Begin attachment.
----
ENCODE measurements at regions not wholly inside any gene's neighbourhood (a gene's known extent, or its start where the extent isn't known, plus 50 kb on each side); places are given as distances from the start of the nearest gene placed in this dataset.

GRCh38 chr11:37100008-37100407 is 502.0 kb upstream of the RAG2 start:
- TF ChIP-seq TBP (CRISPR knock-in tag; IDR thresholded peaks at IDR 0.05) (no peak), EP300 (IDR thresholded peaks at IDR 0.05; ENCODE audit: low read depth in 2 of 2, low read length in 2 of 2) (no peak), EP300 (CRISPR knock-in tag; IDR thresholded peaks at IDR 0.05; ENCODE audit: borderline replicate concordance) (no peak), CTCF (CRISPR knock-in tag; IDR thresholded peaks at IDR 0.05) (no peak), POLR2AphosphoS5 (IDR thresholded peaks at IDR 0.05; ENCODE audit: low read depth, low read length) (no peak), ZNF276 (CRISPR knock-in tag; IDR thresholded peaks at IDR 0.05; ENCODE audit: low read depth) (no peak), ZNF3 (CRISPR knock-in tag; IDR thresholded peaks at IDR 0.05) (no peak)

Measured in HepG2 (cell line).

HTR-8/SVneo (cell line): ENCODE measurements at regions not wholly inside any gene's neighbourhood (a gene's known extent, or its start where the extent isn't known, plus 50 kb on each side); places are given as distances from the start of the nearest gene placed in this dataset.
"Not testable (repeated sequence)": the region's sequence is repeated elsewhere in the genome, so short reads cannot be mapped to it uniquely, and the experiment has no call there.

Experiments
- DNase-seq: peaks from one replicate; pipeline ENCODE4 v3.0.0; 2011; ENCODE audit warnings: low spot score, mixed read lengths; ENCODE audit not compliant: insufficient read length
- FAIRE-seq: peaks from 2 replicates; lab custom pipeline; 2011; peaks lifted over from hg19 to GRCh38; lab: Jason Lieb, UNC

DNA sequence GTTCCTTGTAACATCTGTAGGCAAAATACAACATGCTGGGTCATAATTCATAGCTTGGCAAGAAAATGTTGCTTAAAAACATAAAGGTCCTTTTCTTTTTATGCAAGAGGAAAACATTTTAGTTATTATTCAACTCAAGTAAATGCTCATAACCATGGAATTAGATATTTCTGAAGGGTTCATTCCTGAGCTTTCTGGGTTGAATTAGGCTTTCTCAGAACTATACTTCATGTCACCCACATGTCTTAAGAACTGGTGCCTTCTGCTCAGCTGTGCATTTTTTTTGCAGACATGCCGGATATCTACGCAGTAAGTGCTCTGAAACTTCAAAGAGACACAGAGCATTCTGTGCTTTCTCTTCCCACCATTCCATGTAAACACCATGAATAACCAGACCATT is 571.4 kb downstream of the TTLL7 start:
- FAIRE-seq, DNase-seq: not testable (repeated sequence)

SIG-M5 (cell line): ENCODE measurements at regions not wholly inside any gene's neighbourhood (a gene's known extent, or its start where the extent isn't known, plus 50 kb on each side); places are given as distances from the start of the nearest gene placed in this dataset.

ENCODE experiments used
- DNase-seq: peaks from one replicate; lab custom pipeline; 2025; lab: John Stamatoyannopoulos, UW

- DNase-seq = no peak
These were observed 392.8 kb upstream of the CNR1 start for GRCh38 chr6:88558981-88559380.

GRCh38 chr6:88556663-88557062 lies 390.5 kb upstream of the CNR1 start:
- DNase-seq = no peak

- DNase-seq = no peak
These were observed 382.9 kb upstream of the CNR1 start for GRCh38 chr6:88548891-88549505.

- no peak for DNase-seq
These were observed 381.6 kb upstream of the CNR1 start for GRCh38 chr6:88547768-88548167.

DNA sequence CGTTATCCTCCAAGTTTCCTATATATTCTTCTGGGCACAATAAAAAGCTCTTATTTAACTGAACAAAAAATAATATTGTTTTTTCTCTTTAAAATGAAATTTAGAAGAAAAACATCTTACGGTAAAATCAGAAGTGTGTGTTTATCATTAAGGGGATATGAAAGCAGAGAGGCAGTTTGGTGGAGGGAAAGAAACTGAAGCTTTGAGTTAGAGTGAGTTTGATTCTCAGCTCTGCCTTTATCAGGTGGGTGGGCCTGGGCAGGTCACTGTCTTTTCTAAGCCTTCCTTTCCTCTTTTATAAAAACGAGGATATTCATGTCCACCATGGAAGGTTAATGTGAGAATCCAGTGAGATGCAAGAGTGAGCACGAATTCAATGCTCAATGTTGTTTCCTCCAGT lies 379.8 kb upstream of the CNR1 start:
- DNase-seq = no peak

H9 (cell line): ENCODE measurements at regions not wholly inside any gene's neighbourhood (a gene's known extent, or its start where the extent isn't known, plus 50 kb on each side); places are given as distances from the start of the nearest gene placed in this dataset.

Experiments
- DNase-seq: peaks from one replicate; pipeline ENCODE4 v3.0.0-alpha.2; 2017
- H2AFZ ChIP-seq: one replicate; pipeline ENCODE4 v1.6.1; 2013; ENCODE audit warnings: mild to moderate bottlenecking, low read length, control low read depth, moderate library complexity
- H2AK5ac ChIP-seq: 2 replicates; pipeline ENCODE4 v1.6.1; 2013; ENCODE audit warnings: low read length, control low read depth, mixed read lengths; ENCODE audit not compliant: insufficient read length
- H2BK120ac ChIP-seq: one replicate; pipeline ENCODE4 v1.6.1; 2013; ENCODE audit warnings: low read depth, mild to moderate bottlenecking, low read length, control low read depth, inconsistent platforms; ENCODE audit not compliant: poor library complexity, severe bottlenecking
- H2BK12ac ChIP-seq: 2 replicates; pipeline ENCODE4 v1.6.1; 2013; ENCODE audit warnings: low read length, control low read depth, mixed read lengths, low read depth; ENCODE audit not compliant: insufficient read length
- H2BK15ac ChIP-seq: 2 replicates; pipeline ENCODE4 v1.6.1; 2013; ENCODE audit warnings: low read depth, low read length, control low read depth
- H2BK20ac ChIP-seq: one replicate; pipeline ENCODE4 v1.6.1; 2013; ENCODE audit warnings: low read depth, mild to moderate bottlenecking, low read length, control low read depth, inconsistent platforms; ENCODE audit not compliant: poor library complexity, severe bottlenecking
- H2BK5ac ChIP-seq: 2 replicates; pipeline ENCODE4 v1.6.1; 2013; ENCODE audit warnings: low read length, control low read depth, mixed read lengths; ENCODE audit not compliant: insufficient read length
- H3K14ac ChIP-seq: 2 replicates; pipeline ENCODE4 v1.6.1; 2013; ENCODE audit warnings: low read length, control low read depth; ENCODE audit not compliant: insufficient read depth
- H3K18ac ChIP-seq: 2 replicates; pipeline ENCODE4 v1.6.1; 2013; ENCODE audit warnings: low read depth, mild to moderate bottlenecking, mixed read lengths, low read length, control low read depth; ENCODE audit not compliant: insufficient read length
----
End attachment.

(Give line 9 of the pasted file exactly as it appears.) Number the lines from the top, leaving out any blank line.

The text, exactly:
- FAIRE-seq: peaks from 2 replicates; lab custom pipeline; 2011; peaks lifted over from hg19 to GRCh38; lab: Jason Lieb, UNC